While Rand Paul was marching to victory in Kentucky on Tuesday, Faisal Shahzad was arraigned in New York.
Much has been made about the story of Shahzad, mostly about his ineptitude as a terrorist.
His other story line is more common.
In these diverse times, Shahzad, a naturalized citizen from Pakistan, was no different from many Americans and considered a normal suburbanite . But when the American dream slipped away due to foreclosure and money pressures, the radicalization of the “boy next door” began.
Darn it. If he were white, he could have joined the Tea Party.
But that group is so radical in a different way that a Shahzad wouldn’t have been welcome to pass out tea bags.
If there was a doubt about that, Rand Paul dispelled it this week.
Paul –a Tea Party devotee and as of this week, the newly minted Republican nominee from Kentucky to the Senate–showed his true colors when he made his victory speech for public office in a private country club.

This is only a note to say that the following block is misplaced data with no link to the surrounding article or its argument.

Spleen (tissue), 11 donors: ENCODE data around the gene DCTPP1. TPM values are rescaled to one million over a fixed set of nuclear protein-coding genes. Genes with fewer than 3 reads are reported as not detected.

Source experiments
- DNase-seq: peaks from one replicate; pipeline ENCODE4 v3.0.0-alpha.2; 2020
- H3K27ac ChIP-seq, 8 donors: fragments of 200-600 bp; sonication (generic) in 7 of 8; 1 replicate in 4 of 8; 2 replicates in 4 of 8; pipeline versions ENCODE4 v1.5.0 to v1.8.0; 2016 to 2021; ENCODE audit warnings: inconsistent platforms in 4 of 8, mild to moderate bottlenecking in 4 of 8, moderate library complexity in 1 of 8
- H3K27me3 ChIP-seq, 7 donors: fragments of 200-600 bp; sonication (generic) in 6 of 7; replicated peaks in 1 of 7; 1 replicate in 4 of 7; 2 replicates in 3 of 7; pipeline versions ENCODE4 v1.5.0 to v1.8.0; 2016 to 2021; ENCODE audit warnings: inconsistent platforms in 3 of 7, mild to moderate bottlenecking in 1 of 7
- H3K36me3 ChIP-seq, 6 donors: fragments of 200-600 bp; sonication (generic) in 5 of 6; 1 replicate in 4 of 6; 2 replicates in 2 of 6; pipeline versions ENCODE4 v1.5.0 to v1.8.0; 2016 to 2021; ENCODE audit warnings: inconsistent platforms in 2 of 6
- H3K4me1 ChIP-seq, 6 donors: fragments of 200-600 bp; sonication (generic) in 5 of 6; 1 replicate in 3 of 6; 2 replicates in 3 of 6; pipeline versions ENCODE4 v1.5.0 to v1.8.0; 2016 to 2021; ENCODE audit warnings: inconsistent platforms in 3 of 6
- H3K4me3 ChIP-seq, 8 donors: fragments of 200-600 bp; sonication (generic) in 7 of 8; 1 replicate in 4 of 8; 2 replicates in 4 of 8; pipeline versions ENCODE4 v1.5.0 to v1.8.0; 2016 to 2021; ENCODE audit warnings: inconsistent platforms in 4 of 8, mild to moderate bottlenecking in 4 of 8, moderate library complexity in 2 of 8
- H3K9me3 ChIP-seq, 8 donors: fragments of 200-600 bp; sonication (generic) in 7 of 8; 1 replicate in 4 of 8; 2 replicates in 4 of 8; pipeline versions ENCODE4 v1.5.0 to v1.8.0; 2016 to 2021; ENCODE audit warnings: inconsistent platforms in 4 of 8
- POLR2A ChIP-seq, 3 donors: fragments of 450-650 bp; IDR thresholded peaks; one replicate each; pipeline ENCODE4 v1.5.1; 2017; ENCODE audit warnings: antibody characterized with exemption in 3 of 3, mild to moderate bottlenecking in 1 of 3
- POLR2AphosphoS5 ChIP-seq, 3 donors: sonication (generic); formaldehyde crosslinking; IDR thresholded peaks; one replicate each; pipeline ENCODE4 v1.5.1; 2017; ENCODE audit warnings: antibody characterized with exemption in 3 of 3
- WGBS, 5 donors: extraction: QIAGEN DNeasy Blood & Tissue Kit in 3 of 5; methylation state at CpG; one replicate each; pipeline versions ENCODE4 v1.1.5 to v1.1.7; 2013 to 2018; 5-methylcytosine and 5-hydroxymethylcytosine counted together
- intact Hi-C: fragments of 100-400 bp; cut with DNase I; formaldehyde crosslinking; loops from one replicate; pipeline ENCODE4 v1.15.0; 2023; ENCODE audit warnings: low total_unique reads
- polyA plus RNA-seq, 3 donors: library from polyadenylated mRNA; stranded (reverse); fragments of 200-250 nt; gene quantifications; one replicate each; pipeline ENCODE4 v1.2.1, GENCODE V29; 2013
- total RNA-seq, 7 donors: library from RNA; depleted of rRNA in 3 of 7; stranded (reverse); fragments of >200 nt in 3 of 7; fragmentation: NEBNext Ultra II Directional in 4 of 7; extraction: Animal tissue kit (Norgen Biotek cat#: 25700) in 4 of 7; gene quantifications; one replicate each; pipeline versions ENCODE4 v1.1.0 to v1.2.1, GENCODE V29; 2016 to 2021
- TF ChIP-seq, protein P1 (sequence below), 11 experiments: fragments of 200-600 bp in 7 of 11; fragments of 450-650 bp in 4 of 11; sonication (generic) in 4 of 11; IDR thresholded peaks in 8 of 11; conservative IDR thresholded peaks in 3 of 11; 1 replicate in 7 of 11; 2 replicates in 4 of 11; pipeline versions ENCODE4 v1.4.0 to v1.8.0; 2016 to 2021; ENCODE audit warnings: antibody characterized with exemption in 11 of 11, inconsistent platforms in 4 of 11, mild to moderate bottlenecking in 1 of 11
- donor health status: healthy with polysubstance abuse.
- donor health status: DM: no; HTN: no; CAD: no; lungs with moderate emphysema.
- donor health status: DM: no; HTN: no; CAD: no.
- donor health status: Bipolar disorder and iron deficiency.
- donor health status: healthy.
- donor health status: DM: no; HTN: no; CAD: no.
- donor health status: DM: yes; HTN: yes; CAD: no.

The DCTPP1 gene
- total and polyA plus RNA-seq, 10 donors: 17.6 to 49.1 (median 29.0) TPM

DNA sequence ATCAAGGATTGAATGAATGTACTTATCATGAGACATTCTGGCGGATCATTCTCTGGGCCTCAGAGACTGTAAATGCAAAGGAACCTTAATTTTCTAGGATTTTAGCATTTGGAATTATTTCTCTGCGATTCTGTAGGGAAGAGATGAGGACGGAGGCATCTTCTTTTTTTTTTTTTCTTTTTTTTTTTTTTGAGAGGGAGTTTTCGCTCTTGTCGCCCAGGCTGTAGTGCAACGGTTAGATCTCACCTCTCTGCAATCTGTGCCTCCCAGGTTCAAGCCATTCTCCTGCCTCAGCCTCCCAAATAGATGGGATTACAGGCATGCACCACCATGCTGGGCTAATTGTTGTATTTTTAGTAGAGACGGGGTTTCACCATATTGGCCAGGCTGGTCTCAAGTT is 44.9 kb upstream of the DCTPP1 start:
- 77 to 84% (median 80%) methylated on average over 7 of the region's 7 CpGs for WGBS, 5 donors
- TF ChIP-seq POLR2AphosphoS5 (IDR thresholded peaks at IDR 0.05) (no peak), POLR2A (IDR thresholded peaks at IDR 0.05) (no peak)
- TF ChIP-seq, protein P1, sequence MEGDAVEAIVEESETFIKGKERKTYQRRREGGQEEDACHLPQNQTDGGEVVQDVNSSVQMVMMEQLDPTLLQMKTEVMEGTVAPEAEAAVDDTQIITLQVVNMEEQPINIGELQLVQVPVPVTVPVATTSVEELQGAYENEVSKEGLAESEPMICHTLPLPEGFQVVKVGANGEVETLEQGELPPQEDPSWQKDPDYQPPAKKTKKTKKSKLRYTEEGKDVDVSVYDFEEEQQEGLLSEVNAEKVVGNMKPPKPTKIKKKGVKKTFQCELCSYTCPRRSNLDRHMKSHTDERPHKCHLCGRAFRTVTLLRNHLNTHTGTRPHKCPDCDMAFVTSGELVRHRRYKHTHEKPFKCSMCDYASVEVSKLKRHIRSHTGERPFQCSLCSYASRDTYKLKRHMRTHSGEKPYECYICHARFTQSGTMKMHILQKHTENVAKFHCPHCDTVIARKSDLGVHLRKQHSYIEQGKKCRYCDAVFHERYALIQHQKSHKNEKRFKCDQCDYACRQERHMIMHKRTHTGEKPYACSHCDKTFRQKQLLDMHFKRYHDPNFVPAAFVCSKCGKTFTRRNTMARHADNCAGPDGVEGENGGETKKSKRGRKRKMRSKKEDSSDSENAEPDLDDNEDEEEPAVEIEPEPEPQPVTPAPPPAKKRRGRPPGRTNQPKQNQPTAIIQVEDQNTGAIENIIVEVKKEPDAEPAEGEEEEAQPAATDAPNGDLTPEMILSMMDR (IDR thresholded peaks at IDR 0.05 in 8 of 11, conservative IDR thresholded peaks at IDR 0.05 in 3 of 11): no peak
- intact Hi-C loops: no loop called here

Being elitist is one thing, but when you add his public denouncement of the Civil Rights Act, you have a true radical in public life in America.
It’s as radical a perspective from a different direction as the radical fundamentalism of Shahzad.
I won’t condemn Paul for having his views. That would be undemocratic. And our democracy allows for the freedom to have stupid opinions.
But I will condemn his vile beliefs as having no place in modern society.
To be a poltically-fundamentalist American is no less radical a belief to fear in a new diverse America.